From The Nation
"A lot of working people voted for change in this election," argued Bill Finn, the director of the Kentucky State Building and Construction Trades Council. "They didn't vote for this. They didn't vote for a pay cut."
Finn got that right. Kentucky Republicans launched the new year with a race to enact sweeping anti-labor legislation, and they aren't concerning themselves with the question of whether they have a mandate to assault labor unions and undermine wages and workplace protections in the Bluegrass State. They are moving immediately, aggressively, and thoroughly to implement an across-the-board assault on workers and the unions that represent them.
And with just two weeks to go before Donald Trump is inaugurated as president, Kentucky Republicans are doing something else. They are providing a powerful reminder of the threat to working families that arises when Republicans gain "trifecta control" (taking charge of the executive branch and both legislative chambers) of the governing process. Until this year, Democrats controlled the Kentucky House of Representatives and were able to block anti-labor legislation that was advanced by Republican Governor Matt Bevin and his allies in the Republican-controlled state Senate -- with strong backing from national anti-union groups financed by the Koch brothers and other billionaire donors. But in November Republicans won a majority in the Kentucky House. That gave them complete control of the process, and they have made it their first priority to approve anti-labor measures.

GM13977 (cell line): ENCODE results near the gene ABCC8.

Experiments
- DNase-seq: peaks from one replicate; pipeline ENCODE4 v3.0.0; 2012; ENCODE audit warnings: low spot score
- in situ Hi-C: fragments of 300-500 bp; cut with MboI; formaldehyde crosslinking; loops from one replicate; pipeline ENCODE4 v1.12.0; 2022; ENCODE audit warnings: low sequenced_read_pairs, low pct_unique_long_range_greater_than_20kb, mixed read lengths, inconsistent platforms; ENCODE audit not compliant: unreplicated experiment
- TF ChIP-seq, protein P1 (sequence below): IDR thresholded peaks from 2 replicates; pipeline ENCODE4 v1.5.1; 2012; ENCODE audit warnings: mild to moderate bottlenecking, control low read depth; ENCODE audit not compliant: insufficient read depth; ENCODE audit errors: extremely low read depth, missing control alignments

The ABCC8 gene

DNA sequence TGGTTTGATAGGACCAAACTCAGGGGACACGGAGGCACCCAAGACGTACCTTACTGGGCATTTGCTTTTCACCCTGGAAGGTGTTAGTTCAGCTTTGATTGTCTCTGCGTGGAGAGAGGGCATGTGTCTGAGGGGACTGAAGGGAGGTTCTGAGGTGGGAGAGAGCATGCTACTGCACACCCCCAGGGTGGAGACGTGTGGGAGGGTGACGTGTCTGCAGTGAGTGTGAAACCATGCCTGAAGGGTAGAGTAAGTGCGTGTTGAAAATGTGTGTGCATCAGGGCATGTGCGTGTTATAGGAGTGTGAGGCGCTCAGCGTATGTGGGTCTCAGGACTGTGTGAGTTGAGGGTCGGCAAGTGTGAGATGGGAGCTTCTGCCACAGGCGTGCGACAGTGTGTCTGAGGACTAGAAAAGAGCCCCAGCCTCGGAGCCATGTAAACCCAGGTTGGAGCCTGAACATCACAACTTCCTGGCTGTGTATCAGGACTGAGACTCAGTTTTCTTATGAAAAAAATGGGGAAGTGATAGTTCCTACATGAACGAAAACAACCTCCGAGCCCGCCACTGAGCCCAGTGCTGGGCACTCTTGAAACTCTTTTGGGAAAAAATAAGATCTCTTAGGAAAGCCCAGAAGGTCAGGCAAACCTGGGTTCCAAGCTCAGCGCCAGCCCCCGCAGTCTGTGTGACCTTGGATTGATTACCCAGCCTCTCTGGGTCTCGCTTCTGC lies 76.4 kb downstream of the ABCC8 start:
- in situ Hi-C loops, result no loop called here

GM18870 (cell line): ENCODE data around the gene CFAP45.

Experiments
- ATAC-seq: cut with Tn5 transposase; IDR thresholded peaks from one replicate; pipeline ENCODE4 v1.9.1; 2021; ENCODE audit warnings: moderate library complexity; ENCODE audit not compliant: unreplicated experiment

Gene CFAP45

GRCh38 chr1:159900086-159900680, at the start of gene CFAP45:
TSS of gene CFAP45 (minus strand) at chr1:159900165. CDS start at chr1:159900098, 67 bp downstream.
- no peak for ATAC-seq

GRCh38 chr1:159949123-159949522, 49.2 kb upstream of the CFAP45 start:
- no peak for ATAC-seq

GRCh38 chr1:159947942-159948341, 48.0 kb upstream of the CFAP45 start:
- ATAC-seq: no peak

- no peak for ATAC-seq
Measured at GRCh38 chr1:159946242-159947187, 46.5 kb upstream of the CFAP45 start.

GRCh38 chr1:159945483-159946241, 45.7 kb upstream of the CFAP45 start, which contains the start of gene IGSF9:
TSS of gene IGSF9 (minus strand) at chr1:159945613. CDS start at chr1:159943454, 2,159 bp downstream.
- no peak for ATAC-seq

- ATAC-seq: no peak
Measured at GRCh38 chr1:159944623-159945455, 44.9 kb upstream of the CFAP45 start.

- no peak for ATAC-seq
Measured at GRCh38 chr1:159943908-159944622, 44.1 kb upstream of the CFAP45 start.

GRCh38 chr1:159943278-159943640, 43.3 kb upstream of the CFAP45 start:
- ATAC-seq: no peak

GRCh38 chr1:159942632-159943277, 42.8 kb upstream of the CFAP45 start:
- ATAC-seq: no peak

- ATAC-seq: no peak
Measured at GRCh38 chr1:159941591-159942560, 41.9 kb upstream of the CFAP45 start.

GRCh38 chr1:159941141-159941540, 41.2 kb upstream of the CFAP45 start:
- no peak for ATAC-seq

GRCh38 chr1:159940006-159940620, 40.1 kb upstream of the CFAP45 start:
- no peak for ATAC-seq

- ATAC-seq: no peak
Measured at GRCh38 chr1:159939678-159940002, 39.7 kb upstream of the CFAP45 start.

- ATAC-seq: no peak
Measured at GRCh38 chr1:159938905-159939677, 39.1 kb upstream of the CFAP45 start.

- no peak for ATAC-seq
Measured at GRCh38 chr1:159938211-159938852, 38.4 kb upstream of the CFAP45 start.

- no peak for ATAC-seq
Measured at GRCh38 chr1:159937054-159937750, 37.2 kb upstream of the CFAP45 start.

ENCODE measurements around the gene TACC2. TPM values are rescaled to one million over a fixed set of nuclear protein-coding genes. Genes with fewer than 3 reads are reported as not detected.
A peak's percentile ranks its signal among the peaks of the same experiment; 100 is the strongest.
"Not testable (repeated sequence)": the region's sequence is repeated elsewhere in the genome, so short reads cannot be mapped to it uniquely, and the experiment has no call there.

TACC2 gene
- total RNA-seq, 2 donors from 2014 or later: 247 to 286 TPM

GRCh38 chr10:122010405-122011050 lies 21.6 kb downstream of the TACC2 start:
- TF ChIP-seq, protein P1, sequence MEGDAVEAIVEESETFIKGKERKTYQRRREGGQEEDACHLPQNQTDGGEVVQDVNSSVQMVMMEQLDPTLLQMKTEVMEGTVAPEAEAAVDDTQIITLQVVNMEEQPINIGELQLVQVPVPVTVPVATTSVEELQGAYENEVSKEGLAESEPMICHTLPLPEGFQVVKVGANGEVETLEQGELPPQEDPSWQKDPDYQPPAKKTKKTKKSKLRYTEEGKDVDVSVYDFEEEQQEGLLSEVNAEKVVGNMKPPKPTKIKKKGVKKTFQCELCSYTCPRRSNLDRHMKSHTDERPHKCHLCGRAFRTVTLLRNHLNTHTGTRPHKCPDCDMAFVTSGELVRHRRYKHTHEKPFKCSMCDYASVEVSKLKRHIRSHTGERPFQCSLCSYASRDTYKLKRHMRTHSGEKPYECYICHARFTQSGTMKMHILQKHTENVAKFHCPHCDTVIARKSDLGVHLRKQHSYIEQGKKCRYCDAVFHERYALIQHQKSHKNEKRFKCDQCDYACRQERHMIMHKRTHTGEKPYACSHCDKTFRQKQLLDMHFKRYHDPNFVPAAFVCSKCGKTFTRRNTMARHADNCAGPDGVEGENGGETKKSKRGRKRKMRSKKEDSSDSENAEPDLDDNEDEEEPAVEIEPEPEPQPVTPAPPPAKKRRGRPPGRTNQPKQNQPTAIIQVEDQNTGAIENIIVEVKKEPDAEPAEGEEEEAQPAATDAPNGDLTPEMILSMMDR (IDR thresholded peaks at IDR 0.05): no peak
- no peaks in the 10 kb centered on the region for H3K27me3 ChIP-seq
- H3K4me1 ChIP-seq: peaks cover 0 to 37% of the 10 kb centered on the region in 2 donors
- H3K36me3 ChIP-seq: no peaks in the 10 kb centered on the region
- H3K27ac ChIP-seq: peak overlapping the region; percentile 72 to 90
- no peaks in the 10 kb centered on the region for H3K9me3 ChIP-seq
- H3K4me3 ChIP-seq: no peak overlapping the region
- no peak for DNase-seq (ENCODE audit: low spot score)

Union busting is on a fast track in Kentucky, where Republican legislators have refused to even consider the arguments of workers, community leaders, responsible business owners, and academics who explain that assaults of worker rights do little or nothing to promote economic development -- and much to harm working families. Among those expressing thoughtful opposition to the anti-union measures that are rapidly advancing in Kentucky was Bishop John Stowe of the Roman Catholic Diocese of Lexington, who the Kentucky AFL-CIO reported wrote in an open letter that "The weakening of unions by so-called 'right to work' laws, has been shown to reduce wages and benefits overall in the states where such laws have been enacted. This cannot be seen as contributing to the common good."